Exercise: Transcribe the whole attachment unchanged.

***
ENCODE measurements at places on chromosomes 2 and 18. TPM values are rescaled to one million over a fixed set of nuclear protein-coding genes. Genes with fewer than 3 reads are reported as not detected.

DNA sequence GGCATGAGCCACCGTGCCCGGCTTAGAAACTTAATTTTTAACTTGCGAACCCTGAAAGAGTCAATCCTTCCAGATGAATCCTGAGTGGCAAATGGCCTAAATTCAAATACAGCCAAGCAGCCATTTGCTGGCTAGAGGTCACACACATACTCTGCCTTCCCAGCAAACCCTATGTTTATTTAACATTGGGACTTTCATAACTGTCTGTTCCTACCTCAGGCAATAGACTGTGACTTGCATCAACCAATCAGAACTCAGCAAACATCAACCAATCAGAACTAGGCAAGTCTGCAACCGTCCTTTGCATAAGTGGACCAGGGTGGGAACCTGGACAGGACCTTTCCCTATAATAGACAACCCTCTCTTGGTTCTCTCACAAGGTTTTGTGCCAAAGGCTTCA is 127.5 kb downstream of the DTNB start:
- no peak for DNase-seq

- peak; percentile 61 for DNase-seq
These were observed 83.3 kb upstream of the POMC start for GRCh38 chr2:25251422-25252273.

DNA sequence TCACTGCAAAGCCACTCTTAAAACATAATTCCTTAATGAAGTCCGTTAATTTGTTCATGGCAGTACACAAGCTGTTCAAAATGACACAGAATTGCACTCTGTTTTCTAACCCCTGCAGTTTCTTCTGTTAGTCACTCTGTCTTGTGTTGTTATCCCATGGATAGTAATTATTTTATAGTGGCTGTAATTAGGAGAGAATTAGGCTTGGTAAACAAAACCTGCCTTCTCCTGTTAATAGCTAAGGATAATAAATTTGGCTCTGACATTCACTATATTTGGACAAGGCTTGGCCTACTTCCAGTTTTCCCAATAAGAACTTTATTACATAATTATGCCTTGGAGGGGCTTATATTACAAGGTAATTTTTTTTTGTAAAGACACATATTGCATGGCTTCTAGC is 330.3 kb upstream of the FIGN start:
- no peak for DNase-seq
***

ENCODE measurements at places on chromosomes 2 and 18. TPM values are rescaled to one million over a fixed set of nuclear protein-coding genes. Genes with fewer than 3 reads are reported as not detected.

DNA sequence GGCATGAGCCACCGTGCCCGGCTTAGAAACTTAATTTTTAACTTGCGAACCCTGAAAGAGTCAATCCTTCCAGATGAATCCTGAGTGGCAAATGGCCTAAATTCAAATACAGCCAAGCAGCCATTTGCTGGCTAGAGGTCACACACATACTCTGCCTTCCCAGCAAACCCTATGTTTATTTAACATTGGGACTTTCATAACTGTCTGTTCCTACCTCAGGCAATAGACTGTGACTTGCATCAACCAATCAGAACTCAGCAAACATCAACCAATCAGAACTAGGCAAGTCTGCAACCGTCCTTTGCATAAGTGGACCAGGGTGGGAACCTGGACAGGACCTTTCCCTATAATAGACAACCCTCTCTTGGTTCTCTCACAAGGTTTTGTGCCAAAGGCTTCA is 127.5 kb downstream of the DTNB start:
- no peak for DNase-seq

- peak; percentile 61 for DNase-seq
These were observed 83.3 kb upstream of the POMC start for GRCh38 chr2:25251422-25252273.

DNA sequence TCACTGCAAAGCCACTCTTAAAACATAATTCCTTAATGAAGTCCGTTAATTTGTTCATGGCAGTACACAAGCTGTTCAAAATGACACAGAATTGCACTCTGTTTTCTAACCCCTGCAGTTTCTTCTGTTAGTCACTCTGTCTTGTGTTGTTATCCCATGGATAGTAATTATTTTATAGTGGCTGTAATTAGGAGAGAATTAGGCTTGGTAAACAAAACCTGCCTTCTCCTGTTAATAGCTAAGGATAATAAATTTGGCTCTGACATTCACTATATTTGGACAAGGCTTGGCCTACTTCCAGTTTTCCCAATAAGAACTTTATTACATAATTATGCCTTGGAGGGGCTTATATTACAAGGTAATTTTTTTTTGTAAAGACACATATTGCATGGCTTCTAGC is 330.3 kb upstream of the FIGN start:
- no peak for DNase-seq